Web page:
A story of dying, death and the American dream

A story of dying, death and the American dream

It was just after Labor Day 1980 when Mom was declared terminal.

Oh, her doctor never said it in such harsh language, but that was the essence of his diagnosis, which set the countdown in motion.

I was 25 at the time, just beginning my career in journalism. I had my own apartment, a loving girlfriend and was driving a 1969 Chevy Impala, a graduation gift from my aunt, who lived in South Bend and was instrumental in seeing me through my college years.

So I wasn’t a child in any sense of the word, save one: I was still my mother’s first born.

She and my father married late in life, which set them apart from most of their contemporaries, most of whom had been wed in their early 20s. By comparison, my parents were both in their late 30s when they began their life together.

Not to be outdone, I was 52 when I finally settled down.

We all travel our own roads, I suppose, and are very lucky indeed if we find a willing companion to share the journey with.

Mom and Dad seemed to me to be very fortunate in that regard. Though like any married couple, they endured their share of stress. My rather rebellious nature created some of that discomfort, but I always felt supported, no matter how badly or often I’d messed up.

They faced that final challenge with the same resolve and equanimity that marked their marriage, making decisions together and always including their three children along the way. Those were some very difficult weeks, full of chemotherapy and other long-shot options, but we all understood what the end would be.

Mom, not surprisingly, was the most sanguine of us all.

“How do you like my pirate look?” she asked me one afternoon that fall as we sat at the kitchen table, the scene of so much family history. Owing to the radiation treatment, her hair had mostly fallen out, necessitating the need for a bandana around her head.

“It suits you,” I said. “You look like an old hippie.”

“Peace and love,” she said, flashing two fingers and smiling.

If she was scared, she never let on, not in front of me, at least.

Of course, I didn’t do much in the way of heavy lifting as the air grew chillier and the summer faded away. That load fell directly on my sister, who handled duties like bathing and feeding Mom when things began their final slide, and I was grateful for her strength.

I tended to stay on the sidelines, hiding behind work and softball, bowling and my social life, and that didn’t make me feel very good. I knew on some level my occasional kitchen-table visits were sufficient to ease my guilt, but what my sister did humbled me.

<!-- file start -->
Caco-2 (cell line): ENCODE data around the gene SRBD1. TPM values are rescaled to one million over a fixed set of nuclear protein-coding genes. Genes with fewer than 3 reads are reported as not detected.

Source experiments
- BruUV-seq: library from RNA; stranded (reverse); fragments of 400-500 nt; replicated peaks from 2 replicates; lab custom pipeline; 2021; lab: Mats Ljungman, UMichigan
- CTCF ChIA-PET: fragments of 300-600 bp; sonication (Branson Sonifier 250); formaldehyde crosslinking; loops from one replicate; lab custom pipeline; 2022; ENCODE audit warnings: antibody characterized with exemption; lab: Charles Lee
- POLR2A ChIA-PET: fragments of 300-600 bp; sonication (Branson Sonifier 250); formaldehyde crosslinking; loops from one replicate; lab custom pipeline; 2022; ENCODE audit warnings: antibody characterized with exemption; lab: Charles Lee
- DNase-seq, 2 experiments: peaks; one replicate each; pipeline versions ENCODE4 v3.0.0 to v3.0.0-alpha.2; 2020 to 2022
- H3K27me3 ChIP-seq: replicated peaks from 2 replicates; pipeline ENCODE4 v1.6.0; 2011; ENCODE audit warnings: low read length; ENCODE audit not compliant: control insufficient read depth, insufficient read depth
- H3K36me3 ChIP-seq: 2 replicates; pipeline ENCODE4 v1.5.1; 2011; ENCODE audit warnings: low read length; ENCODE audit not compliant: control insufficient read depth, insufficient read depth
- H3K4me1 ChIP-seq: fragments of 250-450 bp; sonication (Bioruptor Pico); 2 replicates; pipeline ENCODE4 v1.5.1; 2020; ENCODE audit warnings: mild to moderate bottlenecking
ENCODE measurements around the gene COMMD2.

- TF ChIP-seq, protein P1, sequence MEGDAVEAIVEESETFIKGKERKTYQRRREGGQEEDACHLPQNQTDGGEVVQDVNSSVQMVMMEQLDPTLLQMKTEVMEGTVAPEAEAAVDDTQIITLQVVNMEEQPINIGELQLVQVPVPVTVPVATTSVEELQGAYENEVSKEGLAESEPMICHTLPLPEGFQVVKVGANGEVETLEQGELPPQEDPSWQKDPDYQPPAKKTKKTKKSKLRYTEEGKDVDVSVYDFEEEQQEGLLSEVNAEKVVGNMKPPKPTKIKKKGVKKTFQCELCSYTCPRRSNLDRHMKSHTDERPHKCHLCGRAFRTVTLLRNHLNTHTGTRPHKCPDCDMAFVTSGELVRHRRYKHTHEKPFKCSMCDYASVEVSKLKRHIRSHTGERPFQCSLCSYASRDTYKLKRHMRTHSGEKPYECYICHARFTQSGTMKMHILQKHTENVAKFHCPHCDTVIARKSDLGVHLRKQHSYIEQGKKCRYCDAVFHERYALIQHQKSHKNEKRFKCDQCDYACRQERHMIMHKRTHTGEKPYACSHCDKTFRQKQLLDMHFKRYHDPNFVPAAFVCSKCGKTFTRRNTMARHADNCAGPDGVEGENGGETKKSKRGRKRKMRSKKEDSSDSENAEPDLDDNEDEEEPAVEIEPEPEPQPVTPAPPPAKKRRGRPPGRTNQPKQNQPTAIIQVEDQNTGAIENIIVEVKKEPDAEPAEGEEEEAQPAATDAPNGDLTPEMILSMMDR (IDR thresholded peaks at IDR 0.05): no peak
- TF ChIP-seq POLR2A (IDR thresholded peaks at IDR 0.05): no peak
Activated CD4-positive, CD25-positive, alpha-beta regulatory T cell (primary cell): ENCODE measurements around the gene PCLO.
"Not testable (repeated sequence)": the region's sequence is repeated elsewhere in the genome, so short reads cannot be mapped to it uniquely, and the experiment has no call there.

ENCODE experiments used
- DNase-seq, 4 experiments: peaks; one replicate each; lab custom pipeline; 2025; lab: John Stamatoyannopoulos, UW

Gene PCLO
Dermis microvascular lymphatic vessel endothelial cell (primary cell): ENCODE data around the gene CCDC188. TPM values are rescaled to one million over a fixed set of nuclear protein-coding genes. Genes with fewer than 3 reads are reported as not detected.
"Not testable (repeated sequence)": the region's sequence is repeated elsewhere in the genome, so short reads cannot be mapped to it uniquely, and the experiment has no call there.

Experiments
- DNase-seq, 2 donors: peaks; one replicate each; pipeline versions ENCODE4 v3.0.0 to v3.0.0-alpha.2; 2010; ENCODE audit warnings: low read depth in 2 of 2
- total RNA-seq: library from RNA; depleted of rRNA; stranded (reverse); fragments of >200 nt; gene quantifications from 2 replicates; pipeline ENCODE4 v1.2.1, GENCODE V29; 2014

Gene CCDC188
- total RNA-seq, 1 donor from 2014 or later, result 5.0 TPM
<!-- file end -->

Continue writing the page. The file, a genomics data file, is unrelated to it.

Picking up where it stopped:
Always the arrogant “wretched flea” — just one of my mother’s sobriquets for me — I spent too much time in bars and in the bedroom, just trying to deaden the pain and escape for a little while.

I hadn’t had much firsthand experience with death. By the time I was aware of relations like grandparents, two of them were long gone, and the other two died before I was in the second grade. I’d been to their funerals but just out of family responsibility.

As an altar boy, however, I had many up-close and personal intimate interludes with grieving families. Those funeral Masses served to remind me that however well things might be going, there was always the possibility life could end at any moment.

Mom, like so many of her generation, had smoked cigarettes for most of her life. I can remember many family get-togethers when the air was filled with smoke, my aunts and uncles lighting up as the liquor flowed and the jocular conviviality increased.

There was laughter as stories were told, bits added here and there to make them even more outlandish, and I enjoyed being on the periphery, absorbing the atmosphere, quietly reveling in its sway.

The men had served during World War II, and the women had carried their children, the American Dream realized in Irish and Polish homes spread across the Midwest. They were Democrats, mostly, and fans of Notre Dame football, mostly, and they saved so kids like me could attend universities like my alma mater.

Catholics are taught from an early age theirs is the one true faith and other religions, while certainly admirable in their own way, don’t quite measure up to parochial standards. It makes an impression that never quite fades, that theological arrogance.

Death, in that belief, is only the beginning of eternal life, providing you do your time in Purgatory and haven’t eaten too much on Fridays or brutalized too many of the Ten Commandments. There is a reward waiting for those who show faith, love and charity.

I have no idea if any of that’s true: No one does. If I fail to make the cut on heaven’s varsity team, I’ll probably blame it on conversations like the one I had at the kitchen table with Mom.

“You mustn’t tell your father,” she said, lighting up another coffin nail, adjusting her bandana and exhaling a bluish cloud of smoke.

“I won’t,” I said, firing up one myself, knowing any God who would punish me for that bit of mendacity wasn’t worth a darn.

Mike Dewey can be reached at Carolinamiked@aol.com or at 6211 Cardinal Drive, New Bern, NC 28560. He invites you to join the fun on his Facebook page, where sinners of all stripes are welcome.